You’re probably familiar with the term diversity – it permeates every aspect of our lives and we encounter it multiple times during the day. But what is workplace diversity specifically? Workplace diversity refers to the mixture of people in an organisation…all the differences between people in how they identify in relation to their:

  • Social identity (Aboriginal and/or Torres Strait Islander background, age, caring responsibilities, cultural background, disability status, gender, religious affiliation, sexual orientation, gender identity, intersex status, and socio-economic background) and
  • Professional identity (profession, education, work experiences, organisational level, functional area, division/ department, and location)1.


These differences shape every individual that works in your organisation – they will have their own unique qualities, quirks, strengths and weaknesses. It also influences how every individual that works in your organisation potentially perceive them and treat them.


Our workplaces are reflective of the diversity within Australia today. Culturally, almost half of our population are first or second generation Australians and nearly 3% of our population is comprised of Indigenous Australians2. Over half of Australia’s population are female, who make up nearly 50% of the Australian workforce, whereby 68% identify as serving in primary carer positions 3. Over 6% of Australians identify as having a disability, over 8% having a religious affiliation other than Christianity, 81% access flexible workplace arrangements4 and around 11 in 100 Australians identify as having a diverse sexual orientation, sex or gender identity 5. These statistics reflect only a minority of the unique differences in each person who currently work in your workplace or may gain employment within your organisation in the future (consider neurodiversity, personality classifications, socio-economical influencers and age variations!). It is vital that organisations understand the diverse qualities brought to the table by each employee.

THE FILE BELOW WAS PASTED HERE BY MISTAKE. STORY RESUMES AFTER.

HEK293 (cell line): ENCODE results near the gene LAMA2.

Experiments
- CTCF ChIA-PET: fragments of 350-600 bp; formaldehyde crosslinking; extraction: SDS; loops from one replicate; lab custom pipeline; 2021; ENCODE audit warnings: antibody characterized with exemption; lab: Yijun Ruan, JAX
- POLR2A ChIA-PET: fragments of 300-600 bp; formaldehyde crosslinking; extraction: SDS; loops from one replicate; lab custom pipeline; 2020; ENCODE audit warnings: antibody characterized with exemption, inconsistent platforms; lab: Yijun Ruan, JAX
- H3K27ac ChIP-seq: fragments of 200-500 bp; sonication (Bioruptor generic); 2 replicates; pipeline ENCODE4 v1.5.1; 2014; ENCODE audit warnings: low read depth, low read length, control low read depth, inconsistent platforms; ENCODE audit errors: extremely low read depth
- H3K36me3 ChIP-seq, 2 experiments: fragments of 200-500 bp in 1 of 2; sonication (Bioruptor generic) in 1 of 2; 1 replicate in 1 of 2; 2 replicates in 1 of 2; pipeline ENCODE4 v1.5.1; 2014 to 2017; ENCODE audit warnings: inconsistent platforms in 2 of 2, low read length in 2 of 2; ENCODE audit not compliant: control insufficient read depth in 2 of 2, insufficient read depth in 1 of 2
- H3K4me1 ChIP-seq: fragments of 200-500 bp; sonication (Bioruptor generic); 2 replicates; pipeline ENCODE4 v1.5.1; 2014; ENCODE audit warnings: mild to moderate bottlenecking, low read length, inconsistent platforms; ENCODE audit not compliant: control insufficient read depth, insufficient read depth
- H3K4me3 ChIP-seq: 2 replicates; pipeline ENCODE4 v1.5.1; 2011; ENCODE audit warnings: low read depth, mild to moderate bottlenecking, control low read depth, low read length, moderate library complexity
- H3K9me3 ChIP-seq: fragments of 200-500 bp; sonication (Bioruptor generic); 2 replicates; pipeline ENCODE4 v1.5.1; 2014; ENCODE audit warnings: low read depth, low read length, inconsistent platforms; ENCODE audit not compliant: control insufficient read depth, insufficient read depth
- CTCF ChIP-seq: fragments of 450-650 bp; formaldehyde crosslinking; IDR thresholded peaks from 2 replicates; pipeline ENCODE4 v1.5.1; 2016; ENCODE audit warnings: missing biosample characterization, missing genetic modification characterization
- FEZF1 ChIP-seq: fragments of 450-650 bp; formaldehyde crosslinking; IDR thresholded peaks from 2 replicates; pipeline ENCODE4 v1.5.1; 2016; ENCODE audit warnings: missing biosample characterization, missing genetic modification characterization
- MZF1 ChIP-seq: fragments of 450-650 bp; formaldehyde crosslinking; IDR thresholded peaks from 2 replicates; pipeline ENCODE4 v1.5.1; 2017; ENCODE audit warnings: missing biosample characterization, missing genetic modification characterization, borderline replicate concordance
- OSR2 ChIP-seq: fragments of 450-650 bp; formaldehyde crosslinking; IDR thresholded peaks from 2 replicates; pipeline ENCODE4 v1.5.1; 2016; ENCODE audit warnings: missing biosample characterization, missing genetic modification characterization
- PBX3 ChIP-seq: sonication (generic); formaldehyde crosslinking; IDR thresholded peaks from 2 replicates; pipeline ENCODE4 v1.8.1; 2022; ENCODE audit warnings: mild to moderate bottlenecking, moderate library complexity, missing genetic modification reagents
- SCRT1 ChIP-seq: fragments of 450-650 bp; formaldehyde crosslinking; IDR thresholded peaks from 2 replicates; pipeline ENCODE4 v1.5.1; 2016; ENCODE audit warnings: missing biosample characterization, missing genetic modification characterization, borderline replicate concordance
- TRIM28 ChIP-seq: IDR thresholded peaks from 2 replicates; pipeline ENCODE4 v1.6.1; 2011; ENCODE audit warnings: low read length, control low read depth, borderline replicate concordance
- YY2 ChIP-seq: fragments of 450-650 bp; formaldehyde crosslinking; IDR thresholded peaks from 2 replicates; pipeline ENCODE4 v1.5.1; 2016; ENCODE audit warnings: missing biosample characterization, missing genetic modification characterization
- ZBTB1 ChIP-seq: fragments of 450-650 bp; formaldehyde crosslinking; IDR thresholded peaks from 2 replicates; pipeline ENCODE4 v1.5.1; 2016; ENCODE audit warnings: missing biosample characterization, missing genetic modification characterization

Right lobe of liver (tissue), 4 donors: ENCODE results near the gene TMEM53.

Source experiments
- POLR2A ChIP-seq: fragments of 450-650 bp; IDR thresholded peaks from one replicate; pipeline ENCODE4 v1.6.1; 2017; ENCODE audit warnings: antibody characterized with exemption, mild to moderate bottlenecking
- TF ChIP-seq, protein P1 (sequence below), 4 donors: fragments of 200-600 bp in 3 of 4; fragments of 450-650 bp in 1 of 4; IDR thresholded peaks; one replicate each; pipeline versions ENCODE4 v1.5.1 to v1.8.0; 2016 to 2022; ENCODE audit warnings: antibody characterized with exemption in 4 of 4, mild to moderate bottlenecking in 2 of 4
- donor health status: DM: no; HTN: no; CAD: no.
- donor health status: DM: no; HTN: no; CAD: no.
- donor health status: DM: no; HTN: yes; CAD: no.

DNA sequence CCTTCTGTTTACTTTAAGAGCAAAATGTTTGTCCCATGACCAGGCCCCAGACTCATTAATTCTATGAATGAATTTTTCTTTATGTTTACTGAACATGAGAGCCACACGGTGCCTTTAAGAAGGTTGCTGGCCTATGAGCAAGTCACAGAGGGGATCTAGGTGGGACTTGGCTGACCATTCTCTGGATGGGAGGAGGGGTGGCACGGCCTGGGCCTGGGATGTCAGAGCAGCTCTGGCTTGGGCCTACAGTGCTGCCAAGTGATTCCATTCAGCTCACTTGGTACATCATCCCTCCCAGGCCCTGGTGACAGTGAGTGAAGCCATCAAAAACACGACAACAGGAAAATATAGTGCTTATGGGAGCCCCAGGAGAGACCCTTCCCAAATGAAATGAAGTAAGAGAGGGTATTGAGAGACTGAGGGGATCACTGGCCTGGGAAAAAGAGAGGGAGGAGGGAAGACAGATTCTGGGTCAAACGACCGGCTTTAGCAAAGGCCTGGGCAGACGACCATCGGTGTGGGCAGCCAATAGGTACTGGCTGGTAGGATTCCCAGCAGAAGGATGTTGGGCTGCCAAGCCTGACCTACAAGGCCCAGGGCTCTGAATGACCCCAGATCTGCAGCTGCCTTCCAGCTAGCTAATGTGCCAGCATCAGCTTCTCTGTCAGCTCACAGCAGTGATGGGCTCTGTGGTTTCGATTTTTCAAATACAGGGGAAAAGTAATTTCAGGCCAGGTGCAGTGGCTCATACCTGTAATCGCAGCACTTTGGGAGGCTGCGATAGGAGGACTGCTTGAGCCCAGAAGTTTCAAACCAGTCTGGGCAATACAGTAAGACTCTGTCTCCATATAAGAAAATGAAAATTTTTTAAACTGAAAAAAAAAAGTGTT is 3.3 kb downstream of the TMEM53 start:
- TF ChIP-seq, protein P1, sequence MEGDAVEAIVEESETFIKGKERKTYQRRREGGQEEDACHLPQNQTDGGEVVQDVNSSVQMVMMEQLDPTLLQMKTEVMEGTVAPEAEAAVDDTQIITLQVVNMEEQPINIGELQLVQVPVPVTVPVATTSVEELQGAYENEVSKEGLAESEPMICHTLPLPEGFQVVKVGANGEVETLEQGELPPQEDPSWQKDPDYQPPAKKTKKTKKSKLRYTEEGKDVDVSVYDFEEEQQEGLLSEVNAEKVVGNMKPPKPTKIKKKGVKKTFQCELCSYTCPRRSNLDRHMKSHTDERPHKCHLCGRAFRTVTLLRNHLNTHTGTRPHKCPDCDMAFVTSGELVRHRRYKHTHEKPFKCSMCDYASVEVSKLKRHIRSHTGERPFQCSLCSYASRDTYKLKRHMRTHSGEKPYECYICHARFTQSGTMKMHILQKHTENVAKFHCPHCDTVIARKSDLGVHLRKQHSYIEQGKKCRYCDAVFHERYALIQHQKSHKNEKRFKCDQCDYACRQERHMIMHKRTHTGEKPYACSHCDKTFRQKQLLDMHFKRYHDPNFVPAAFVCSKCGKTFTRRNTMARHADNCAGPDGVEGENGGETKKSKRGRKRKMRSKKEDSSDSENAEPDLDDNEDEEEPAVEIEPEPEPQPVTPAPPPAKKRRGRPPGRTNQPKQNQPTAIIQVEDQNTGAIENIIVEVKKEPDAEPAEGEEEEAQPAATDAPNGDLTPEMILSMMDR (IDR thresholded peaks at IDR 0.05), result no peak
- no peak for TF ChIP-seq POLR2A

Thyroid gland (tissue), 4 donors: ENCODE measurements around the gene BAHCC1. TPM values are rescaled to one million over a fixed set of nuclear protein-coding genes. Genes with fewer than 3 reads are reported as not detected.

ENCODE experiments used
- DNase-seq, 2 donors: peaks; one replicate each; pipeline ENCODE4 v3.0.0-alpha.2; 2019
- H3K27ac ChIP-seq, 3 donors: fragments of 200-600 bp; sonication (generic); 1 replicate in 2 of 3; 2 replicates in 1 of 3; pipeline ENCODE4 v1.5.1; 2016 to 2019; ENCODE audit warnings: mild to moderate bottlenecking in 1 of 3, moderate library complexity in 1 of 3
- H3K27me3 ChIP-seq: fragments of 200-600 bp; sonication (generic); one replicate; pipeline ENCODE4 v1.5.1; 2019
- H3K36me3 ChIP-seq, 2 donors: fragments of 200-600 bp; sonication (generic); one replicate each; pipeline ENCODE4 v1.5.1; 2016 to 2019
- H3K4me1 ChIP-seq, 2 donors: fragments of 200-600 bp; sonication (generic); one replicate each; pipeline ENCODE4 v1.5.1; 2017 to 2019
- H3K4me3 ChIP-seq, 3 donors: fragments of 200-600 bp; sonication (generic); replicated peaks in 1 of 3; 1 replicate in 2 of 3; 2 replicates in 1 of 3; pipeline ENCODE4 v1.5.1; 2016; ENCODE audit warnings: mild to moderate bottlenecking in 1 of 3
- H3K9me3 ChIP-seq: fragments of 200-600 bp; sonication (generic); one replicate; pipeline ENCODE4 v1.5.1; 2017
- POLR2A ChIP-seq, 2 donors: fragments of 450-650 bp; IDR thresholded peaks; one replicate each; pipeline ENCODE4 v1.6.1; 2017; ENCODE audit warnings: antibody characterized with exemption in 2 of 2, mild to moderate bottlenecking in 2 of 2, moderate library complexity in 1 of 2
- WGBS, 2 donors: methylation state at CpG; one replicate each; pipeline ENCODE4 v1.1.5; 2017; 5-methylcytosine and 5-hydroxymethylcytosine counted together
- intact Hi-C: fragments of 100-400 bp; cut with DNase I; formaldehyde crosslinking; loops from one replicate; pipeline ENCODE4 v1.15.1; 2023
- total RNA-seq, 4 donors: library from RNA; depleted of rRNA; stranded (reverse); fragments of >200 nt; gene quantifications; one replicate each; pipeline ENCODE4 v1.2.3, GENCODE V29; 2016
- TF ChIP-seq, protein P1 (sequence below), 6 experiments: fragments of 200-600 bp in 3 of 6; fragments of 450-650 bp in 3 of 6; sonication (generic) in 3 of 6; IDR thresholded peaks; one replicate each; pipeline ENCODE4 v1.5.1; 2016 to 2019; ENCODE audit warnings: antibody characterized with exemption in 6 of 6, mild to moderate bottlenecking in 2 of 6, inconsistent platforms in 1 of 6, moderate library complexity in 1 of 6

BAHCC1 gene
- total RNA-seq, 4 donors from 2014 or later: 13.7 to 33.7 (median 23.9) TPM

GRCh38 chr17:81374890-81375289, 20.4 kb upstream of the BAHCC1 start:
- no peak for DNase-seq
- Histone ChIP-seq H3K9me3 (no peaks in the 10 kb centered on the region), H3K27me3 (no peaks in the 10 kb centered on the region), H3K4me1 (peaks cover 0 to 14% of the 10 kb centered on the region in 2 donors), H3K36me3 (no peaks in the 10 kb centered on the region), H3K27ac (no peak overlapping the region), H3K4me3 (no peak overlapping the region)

The Australian legal system caters for the growing diversity needs within Australian workplaces to ensure diversity is protected and not discriminated against. Employers are legally required to comply with Federal Legislation (Age Discrimination Act 2004; Australian Human Rights Commission Act 1986; Disability Discrimination Act 1992; Racial Discrimination Act 1975 and the Sex Discrimination Act 1984) as well as anti-discrimination or equal opportunity law enforced by state and territory agencies6. The onus is therefore on business owners and their management to ensure their workplaces are free from discrimination, harassment and bullying to protect and support all employees.


Truly creating workplace diversity goes beyond simply acknowledging differences and complying with legislation – it embraces the differences of each employee, values the unique qualities in each individual and creates an environment where all members feel supported and included.


Watch this short video to gain a better understanding of diversity in the workplace –


You may understandably be feeling overwhelmed with these statistics and requirements, particularly if your workplace does not currently have a diversity plan or anti-discrimination policy. It is therefore important to understand why bringing about a diverse environment within your workplace can benefit your business, as well as being aware of the barriers in bringing about change. Understanding the why will allow you to focus on how to implement change. This will be covered in next week’s topic “Barriers and Benefits to Diversity Improvements”.


Thank you for reading, and we hope you keep following our blog series on Diversity in the Workplace.


  1. accessed 26/8/20
  2. accessed 26 Aug 20
  3. accessed 26 August 20
  4. accessed 26 August 20
  5. accessed 26 Aug 20
  6. accessed 26/8/20
  7. What is workplace diversity? Inclusion and diversity in the workplace | Training Video – accessed 26/8/30.